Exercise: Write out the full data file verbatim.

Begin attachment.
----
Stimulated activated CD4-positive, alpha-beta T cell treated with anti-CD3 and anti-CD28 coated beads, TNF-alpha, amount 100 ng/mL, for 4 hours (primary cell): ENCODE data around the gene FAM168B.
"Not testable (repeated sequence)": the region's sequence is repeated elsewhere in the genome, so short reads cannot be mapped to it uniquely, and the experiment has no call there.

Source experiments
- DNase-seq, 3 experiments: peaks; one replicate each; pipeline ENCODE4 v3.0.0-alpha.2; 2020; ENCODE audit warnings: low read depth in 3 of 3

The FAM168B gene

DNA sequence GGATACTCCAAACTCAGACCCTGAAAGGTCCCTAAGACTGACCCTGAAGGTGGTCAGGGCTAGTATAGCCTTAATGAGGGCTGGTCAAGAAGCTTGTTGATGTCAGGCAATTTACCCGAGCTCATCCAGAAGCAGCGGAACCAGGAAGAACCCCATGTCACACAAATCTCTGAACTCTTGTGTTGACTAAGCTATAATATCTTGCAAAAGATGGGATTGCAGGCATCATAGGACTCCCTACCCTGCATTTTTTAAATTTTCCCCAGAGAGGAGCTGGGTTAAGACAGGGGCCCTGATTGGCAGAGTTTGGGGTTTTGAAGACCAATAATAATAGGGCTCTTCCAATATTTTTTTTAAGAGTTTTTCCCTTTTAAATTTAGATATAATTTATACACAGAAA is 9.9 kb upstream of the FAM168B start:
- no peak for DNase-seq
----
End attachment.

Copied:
Stimulated activated CD4-positive, alpha-beta T cell treated with anti-CD3 and anti-CD28 coated beads, TNF-alpha, amount 100 ng/mL, for 4 hours (primary cell): ENCODE data around the gene FAM168B.
"Not testable (repeated sequence)": the region's sequence is repeated elsewhere in the genome, so short reads cannot be mapped to it uniquely, and the experiment has no call there.

Source experiments
- DNase-seq, 3 experiments: peaks; one replicate each; pipeline ENCODE4 v3.0.0-alpha.2; 2020; ENCODE audit warnings: low read depth in 3 of 3

The FAM168B gene

DNA sequence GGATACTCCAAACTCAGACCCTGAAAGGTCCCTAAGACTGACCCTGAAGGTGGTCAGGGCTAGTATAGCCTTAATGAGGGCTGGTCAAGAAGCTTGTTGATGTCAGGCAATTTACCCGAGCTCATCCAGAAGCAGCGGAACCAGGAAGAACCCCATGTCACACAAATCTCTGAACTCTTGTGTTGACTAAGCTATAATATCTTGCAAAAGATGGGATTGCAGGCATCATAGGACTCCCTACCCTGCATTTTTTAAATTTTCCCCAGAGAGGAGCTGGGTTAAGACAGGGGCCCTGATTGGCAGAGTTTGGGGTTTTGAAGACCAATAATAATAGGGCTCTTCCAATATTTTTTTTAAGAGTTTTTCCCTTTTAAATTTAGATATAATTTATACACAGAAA is 9.9 kb upstream of the FAM168B start:
- no peak for DNase-seq